Able and Miss Baker: Remembering NASA’s Beloved Space Monkeys

Able and Miss Baker: Remembering NASA’s Beloved Space Monkeys

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(28 May 1959 was the first time NASA successfully send two Rhesus monkeys to space in the Space Race that raged during the Cold War. The Quint is reposting this article from its archives in honour of those pioneering space monkeys.)

In 1947, the USA sent fruit flies to space in an effort to study if living organisms could withstand a trip to outer space. The test was a success, and it kicked off a race between the USA and the USSR to send animals into space for research purposes.

After the USSR’s canine astronaut, Laika, died in a milestone space mission in 1957, it was the USA’s turn to prove their mettle. While the USSR experimented with dogs, the USA’s preferred monkeys. In 1959, NASA zeroed in on Able, a rhesus monkey, and Miss Baker, a squirrel monkey, as the perfect candidates to be sent into space on a short mission.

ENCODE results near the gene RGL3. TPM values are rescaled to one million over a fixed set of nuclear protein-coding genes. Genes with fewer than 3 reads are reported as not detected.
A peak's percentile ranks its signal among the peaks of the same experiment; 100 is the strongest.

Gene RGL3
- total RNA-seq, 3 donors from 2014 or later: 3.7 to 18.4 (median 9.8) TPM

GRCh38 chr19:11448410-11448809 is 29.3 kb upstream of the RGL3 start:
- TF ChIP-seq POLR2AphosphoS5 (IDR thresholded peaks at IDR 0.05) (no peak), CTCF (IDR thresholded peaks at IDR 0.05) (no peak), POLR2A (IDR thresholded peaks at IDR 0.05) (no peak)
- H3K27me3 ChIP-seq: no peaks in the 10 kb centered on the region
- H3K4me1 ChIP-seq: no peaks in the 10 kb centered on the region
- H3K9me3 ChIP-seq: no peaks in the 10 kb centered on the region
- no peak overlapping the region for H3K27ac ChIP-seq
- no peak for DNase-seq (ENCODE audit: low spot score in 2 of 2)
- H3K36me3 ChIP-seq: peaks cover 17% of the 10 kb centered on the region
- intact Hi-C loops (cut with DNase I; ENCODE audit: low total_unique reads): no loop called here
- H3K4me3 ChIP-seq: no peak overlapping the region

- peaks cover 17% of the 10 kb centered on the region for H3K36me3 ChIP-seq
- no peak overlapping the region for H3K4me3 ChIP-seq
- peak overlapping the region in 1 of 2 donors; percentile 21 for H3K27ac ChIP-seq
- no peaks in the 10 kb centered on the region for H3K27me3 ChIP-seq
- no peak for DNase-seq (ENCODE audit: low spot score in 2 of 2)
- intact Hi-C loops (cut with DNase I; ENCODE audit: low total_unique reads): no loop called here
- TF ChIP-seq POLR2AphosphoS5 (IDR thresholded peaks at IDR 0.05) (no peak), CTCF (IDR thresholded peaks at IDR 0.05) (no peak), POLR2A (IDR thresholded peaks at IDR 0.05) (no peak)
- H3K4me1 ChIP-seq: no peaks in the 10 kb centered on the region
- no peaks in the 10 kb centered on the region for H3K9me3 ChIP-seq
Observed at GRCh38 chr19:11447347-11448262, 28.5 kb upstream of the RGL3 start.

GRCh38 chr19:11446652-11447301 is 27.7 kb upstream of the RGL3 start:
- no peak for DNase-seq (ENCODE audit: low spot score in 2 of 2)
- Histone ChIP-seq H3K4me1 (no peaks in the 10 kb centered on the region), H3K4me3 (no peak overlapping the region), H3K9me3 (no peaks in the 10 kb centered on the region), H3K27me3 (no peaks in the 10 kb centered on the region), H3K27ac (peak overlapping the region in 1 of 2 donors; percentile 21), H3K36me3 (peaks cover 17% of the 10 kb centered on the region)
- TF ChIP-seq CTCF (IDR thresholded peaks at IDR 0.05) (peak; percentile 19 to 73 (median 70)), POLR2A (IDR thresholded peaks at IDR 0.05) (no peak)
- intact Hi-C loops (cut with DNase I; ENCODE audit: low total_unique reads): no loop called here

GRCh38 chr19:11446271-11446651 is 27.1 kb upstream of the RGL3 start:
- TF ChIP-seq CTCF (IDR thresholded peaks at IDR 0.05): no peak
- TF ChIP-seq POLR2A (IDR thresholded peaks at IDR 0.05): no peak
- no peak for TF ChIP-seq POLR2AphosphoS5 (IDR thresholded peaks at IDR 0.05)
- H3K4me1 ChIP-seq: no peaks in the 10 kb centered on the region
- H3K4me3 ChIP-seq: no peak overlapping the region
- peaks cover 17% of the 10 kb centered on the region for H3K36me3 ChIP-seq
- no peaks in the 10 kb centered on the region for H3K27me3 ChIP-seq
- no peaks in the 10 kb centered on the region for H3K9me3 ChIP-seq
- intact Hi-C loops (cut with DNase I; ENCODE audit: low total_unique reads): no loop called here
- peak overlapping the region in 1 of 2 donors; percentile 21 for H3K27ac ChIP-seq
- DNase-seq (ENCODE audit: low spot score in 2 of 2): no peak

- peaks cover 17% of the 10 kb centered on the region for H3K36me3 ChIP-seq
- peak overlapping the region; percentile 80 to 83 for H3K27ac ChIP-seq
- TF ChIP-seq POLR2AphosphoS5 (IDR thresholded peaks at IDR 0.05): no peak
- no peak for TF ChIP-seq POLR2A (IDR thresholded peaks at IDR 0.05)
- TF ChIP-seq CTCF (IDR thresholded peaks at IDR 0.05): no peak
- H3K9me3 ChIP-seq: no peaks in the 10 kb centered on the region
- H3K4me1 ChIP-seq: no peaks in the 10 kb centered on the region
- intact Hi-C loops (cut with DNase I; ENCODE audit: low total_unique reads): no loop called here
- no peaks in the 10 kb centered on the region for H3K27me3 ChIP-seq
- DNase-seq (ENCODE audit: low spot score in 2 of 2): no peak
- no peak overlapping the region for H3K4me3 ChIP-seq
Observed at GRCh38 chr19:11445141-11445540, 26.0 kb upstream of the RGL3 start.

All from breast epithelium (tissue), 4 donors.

On 28 May 1959, the two tiny astronauts were secured in the nose cone of the Jupiter AM 18 missile. The craft reached an altitude of 360 miles and the monkeys were weightless for 9 minutes of their 16-minute flight, after which their capsules plunged into the ocean near Puerto Rico.

Upon their recovery from the ocean, the NASA arranged for a press conference. The monkeys were hailed the "first primates to travel to space and return home safely". The duo became overnight stars and were featured on the cover of Life magazine, among other media platforms.

However, Able died four days after the flight, after suffering a reaction to the anaesthesia she was administered for the mission. Miss Baker went on to live a full lifespan of 25 years. Her grave in Huntsvile, Alabama often sees bananas being offered, instead of flowers.

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